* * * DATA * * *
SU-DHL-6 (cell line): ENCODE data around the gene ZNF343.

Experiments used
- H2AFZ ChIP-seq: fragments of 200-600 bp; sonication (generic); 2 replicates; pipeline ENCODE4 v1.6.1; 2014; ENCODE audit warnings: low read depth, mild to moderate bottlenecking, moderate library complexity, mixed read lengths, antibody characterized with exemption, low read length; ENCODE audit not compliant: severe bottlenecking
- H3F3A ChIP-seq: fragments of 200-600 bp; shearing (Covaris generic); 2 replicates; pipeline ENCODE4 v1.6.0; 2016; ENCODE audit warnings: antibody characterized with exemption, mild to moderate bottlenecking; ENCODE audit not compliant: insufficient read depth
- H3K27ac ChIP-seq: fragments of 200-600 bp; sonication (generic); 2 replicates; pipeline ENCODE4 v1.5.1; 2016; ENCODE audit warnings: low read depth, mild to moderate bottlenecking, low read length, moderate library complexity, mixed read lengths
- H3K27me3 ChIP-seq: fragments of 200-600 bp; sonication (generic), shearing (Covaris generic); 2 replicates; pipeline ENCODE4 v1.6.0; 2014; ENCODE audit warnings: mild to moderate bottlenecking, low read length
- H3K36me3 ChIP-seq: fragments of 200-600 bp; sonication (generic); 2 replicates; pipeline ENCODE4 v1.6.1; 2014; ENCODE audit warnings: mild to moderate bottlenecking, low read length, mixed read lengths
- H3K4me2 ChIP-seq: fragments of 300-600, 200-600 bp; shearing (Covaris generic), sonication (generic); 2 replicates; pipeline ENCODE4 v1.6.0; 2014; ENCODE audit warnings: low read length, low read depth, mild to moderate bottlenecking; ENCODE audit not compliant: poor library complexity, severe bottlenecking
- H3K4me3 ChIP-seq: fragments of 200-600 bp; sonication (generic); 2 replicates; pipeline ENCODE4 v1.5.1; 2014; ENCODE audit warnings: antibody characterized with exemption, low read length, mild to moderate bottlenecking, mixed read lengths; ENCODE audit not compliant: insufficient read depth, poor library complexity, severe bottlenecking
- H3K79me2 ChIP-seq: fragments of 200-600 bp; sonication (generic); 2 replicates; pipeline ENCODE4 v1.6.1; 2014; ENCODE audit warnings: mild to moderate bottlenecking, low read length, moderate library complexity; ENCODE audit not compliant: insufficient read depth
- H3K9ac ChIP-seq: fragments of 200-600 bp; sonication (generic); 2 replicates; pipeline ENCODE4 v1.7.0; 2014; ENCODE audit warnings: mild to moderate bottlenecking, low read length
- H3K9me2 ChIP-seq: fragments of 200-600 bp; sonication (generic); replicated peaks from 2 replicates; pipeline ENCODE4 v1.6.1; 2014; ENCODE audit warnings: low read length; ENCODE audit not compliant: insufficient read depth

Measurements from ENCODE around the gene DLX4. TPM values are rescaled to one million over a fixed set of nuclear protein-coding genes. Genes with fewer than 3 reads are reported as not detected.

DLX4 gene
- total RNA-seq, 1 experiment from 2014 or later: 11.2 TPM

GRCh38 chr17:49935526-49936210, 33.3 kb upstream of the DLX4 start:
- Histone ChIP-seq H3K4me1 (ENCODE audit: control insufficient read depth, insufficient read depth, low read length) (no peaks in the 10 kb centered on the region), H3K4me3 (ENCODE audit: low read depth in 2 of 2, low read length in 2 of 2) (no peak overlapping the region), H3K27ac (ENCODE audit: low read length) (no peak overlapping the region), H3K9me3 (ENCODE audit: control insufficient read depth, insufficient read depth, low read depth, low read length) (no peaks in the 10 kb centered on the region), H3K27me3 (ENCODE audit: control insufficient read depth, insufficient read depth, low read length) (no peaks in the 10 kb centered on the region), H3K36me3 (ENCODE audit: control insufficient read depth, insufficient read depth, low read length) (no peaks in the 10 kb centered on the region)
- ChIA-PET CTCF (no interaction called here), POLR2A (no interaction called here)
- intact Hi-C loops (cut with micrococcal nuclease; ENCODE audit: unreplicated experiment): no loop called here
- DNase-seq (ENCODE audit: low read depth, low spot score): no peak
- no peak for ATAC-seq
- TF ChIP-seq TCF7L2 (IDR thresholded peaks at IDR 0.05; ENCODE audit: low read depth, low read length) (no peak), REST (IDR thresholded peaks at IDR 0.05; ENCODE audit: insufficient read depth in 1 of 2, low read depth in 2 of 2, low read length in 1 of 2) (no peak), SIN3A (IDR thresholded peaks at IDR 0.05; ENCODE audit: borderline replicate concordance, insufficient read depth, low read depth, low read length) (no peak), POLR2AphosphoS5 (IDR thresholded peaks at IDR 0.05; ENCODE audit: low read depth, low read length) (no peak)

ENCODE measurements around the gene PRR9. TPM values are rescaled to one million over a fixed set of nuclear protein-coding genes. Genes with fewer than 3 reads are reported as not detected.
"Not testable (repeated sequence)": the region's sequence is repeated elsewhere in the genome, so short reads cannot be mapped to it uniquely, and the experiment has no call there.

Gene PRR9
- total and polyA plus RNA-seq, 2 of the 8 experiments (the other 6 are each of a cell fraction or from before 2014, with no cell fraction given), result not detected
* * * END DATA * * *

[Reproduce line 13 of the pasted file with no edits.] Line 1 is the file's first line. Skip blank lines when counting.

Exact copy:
Measurements from ENCODE around the gene DLX4. TPM values are rescaled to one million over a fixed set of nuclear protein-coding genes. Genes with fewer than 3 reads are reported as not detected.